Homemade hummus has a shelf life of less than a week in a refrigerator. To achieve a longer shelf life, a commercial hummus producer can add preservatives but if preservatives are not wanted, the alternative is heat treatment. Our hummus expert, food technology specialist Helena Arph, gives the answers to key questions about heating hummus.
“Just to clarify, heat treatment is not the same as cooking. By heat treatment, we mean a short controlled treatment of the final product at a predetermined temperature. To make hummus, the chickpeas always needs to be cooked but there is no need for heat treatment if the hummus is refrigerated and eaten within a few days.”
“You can add lemon juice to reduce the pH and add preservatives, but these usually only extend the shelf life for a couple of weeks in chilled storage. As an alternative, you can pasteurize the hummus and this can extend the shelf life to up to 6 weeks in chilled storage. In that case, there may be no need to add preservatives, giving your product a ‘clean label’. To achieve a long shelf life at room temperature, a UHT treatment is necessary. A retort process is another alternative where the product is heat treated inside the package.”
“It is all about commercial sterility. UHT stands for ultra high temperature and means that the food is heat treated at a temperature above 135°C for a short time. This will kill all bacteria including their spores, so there are no microorganisms left to grow in the product during room temperature storage. In contrast, pasteurization reduces the microbiological load but some bacteria survive and the product needs to be stored under refrigerated conditions to control the growth rate. Commercial sterility enables storage at ambient temperatures for 6 to 18 months. This is not possible with the temperatures achieved during pasteurization. One advantage we have found with UHT treatment is that about a third less chickpeas are needed to make the same volume of hummus, giving savings in raw material costs. This could be due to increased gelatinization at higher temperatures.”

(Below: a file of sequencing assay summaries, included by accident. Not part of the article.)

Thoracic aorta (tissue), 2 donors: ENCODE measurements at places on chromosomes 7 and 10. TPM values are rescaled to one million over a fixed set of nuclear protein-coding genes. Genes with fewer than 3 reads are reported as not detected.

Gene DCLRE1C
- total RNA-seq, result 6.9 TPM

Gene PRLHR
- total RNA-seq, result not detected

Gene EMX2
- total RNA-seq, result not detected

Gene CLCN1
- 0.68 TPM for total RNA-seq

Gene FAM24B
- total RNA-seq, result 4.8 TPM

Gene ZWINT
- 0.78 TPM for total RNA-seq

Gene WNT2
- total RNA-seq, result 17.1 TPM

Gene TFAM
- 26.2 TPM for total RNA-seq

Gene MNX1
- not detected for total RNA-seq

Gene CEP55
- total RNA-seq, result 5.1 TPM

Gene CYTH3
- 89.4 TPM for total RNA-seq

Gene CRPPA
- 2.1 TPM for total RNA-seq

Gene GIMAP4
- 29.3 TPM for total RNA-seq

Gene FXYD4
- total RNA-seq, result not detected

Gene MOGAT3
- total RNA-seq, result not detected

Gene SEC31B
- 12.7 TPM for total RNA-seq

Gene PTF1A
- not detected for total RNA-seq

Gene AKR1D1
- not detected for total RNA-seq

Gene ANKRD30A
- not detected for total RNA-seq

“Batch pasteurization is possible, but it takes a longer time to heat and cool in a batch while the extended heating process creates a high heat load on the product. This can have a negative impact on quality. In addition, batch pasteurization reduces the overall production capacity. In contrast, a continuous heat treatment optimizes the heating process and heats the product rapidly to the desired temperature and keeps it there for exactly the necessary time, which is usually no more than a couple of minutes. Cooling the hummus down to refrigeration temperatures is also done much more efficiently in a continuous processing line.”
“The choice of heating system depends on the required capacity, intended storage temperature and shelf life.
Batch pasteurization is good for small to medium-sized plants when the product is intended for chilled storage for up to 6 weeks. To achieve a long shelf life with batch pasteurization, the transfer between the batch system and filling machine needs to take place under good hygienic conditions to minimize the risk of recontamination.
Continuous pasteurization is done in a closed system with controlled transfer to the filling machine so the risk of recontamination is minimal. The product is intended for chilled storage.
Continuous UHT treatment gives a commercial aseptic product which can be stored at room temperature. A UHT processing line requires an aseptic transfer and an aseptic filling machine.
The recommended heat exchanger for a continuous hummus processing line is either a scraped surface heat exchanger or a coiled tubular heat exchanger.”
If you have any other questions about hummus processing, you are welcome to contact us